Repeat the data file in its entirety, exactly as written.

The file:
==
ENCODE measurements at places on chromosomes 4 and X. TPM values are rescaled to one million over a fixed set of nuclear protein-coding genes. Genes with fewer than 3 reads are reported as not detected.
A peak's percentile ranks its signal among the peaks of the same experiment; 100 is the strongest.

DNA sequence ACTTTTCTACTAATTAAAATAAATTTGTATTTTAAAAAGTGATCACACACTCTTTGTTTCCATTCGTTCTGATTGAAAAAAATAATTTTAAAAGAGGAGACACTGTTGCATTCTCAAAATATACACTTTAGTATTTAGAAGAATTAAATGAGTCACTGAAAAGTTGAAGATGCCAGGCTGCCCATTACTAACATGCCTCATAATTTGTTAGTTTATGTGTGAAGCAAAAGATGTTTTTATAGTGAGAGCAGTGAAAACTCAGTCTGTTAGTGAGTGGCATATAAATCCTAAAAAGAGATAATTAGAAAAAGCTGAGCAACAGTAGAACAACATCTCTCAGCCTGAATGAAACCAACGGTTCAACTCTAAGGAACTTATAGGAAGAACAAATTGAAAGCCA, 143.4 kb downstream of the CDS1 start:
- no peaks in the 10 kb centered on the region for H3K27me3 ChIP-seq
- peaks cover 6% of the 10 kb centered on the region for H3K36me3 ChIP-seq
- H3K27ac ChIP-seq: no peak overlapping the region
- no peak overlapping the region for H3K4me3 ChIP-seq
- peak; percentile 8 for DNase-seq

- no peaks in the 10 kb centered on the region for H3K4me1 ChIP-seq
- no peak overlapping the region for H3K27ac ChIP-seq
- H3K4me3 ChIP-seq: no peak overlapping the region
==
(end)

ENCODE measurements at places on chromosomes 4 and X. TPM values are rescaled to one million over a fixed set of nuclear protein-coding genes. Genes with fewer than 3 reads are reported as not detected.
A peak's percentile ranks its signal among the peaks of the same experiment; 100 is the strongest.

DNA sequence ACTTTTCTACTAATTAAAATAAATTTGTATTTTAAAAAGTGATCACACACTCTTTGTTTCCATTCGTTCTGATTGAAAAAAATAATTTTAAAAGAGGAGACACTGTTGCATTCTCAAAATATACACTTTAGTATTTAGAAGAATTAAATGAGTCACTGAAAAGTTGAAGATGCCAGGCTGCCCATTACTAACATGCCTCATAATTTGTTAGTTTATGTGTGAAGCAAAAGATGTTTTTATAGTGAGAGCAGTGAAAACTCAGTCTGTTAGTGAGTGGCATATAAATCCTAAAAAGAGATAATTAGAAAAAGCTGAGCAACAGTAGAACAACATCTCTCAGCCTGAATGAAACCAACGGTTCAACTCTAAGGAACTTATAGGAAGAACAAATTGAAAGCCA, 143.4 kb downstream of the CDS1 start:
- no peaks in the 10 kb centered on the region for H3K27me3 ChIP-seq
- peaks cover 6% of the 10 kb centered on the region for H3K36me3 ChIP-seq
- H3K27ac ChIP-seq: no peak overlapping the region
- no peak overlapping the region for H3K4me3 ChIP-seq
- peak; percentile 8 for DNase-seq

- no peaks in the 10 kb centered on the region for H3K4me1 ChIP-seq
- no peak overlapping the region for H3K27ac ChIP-seq
- H3K4me3 ChIP-seq: no peak overlapping the region